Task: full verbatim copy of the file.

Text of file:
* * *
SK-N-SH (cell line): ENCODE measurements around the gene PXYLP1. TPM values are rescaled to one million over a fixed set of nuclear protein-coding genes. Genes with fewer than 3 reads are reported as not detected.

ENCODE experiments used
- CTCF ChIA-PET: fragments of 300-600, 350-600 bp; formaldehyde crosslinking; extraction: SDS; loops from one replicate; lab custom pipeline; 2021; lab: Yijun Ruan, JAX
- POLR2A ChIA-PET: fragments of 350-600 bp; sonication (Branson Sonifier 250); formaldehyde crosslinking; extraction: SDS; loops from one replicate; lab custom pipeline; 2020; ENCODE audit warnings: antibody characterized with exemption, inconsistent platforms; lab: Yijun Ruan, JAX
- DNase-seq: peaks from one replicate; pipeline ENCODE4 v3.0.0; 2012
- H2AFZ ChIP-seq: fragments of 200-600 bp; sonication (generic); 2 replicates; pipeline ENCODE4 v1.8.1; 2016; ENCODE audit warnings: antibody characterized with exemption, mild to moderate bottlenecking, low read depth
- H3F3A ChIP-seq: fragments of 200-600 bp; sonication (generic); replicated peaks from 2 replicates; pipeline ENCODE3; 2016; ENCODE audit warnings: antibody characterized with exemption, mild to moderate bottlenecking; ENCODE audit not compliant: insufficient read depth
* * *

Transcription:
SK-N-SH (cell line): ENCODE measurements around the gene PXYLP1. TPM values are rescaled to one million over a fixed set of nuclear protein-coding genes. Genes with fewer than 3 reads are reported as not detected.

ENCODE experiments used
- CTCF ChIA-PET: fragments of 300-600, 350-600 bp; formaldehyde crosslinking; extraction: SDS; loops from one replicate; lab custom pipeline; 2021; lab: Yijun Ruan, JAX
- POLR2A ChIA-PET: fragments of 350-600 bp; sonication (Branson Sonifier 250); formaldehyde crosslinking; extraction: SDS; loops from one replicate; lab custom pipeline; 2020; ENCODE audit warnings: antibody characterized with exemption, inconsistent platforms; lab: Yijun Ruan, JAX
- DNase-seq: peaks from one replicate; pipeline ENCODE4 v3.0.0; 2012
- H2AFZ ChIP-seq: fragments of 200-600 bp; sonication (generic); 2 replicates; pipeline ENCODE4 v1.8.1; 2016; ENCODE audit warnings: antibody characterized with exemption, mild to moderate bottlenecking, low read depth
- H3F3A ChIP-seq: fragments of 200-600 bp; sonication (generic); replicated peaks from 2 replicates; pipeline ENCODE3; 2016; ENCODE audit warnings: antibody characterized with exemption, mild to moderate bottlenecking; ENCODE audit not compliant: insufficient read depth